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23. Dewberries

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pp. 202-204

July 5, 1912 Dear Mother, I’m ten weeks pregnant.This one is so different from the first. I suffer with more nausea than I did with Andrew, and I have weak spells. Brooks called the doctor over last night after I fainted on the front steps. Eveline brought me to with smelling salts, and when ...

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24. Lines

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pp. 205-218

Brooks took his typewriter back to his office in late July so he could write in between his frequent meetings and preparations for the fall semester. Every Monday morning, Eveline baked fresh gingerbread and brought a pan over ...

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25. Sons

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pp. 219-221

February 3, 1913 DearTess, As you see, I followed your lead and sent out announcements this time.Alexander is a beautiful baby—much fairer than Andrew and a full pound heavier in birth weight.Though it’s only been sixteen months since Andrew was born, I’d forgotten just how small an ...

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26. The Trolley

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pp. 222-229

The University of Texas faculty held its year-end picnic at Deep Eddy Recreation Area on the Colorado River. Camille was reluctant to take four-month-old Alexander out in the mid-May sun, but Brooks insisted they make an ...

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27. Formosa

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pp. 230-240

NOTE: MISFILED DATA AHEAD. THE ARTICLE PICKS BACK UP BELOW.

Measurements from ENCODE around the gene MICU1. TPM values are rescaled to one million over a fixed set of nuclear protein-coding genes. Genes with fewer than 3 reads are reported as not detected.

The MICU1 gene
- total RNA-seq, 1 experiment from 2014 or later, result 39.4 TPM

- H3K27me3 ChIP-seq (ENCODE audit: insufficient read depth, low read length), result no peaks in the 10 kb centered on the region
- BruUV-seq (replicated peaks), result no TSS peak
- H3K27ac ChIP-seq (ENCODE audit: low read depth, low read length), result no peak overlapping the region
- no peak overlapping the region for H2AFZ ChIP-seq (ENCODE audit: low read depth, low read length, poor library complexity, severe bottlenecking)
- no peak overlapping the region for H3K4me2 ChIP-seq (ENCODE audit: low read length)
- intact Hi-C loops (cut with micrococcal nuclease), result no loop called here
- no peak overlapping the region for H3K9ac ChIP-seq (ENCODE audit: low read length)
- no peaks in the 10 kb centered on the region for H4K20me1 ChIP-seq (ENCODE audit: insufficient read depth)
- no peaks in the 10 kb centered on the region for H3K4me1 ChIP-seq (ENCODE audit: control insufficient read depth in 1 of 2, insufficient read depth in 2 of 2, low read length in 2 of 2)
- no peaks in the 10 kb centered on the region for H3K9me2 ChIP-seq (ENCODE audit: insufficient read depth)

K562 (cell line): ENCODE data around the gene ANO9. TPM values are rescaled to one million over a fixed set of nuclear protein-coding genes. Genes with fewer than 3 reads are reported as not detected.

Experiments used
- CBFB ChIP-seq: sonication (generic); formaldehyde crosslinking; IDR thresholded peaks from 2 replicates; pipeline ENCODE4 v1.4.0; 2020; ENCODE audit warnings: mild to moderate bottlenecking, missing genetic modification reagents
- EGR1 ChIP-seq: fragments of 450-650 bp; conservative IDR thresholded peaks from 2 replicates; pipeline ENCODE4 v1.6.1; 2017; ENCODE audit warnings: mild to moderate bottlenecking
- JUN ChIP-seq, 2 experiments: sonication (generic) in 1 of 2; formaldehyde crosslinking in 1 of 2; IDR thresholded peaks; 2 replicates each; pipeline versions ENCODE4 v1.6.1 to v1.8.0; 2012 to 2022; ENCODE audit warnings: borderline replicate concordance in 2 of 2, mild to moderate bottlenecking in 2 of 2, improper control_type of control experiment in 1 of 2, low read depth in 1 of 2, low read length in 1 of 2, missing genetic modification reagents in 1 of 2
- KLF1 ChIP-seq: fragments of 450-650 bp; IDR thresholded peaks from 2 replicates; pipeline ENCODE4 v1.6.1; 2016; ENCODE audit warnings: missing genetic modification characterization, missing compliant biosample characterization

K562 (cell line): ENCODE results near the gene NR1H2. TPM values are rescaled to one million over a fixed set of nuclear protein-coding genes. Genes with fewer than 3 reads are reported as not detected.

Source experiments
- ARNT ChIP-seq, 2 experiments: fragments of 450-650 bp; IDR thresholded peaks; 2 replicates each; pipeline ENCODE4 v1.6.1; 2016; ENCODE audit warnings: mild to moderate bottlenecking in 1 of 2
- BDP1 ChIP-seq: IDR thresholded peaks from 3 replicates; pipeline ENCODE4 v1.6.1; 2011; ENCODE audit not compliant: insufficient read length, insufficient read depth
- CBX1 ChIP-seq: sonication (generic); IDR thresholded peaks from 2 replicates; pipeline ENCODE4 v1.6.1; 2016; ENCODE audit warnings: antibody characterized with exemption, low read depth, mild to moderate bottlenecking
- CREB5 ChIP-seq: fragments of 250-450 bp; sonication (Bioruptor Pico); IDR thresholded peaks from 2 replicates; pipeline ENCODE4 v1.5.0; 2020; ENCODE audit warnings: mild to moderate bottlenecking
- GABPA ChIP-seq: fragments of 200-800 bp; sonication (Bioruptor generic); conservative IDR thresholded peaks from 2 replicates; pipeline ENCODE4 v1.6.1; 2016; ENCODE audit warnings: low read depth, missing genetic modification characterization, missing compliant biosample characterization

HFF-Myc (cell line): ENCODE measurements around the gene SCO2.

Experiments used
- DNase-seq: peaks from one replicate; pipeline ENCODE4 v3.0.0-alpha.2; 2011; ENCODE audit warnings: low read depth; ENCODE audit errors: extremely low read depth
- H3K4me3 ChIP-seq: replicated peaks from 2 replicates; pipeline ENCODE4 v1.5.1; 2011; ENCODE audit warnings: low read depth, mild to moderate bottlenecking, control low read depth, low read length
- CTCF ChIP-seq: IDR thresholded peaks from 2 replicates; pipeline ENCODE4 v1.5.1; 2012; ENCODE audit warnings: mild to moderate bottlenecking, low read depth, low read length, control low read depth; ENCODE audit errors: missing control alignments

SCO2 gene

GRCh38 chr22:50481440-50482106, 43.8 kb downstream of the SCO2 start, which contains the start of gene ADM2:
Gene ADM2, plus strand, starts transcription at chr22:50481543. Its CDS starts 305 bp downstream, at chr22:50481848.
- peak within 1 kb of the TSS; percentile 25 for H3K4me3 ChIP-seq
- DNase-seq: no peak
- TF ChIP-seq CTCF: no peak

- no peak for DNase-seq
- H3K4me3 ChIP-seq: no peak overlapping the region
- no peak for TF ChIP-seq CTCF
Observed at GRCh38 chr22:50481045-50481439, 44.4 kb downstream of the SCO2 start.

Jewel telephoned early one morning in October. “I’m calling everyone!” she shouted. “Have you read the Statesman?” “Not yet,” Camille replied. “I just saw Brooks off to work, and the boys are finishing breakfast.” “You won’t believe it.We did it!We actually did it.” ...

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28. Fall Annuals

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pp. 241-244

October 25, 1913 Dear Mother, I love autumn.The oaks are fading golden with an occasional exclamation of orange, and after such long hot summers, the cool breezes are especially exhilarating. I’ve had a spectacular late blooming with my roses, and the backyard is a wonderland of burgundy and

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29. Security

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pp. 245-248

July 4, 1917 Dear Mother, This year’s Independence Day parade was quite a bit different from those we’ve seen before.Only a war could bring out such stunning examples of civic patriotism.Texans are especially determined to aid the allies in winning the war ...

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30. Suffrage

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pp. 249-257

The state of Texas was to start impeachment proceedings against Governor Ferguson in early September of 1917 following an investigation of allegations that he had achieved his political aspirations through bribery and embezzlement. He ...

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31. Parades

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pp. 258-270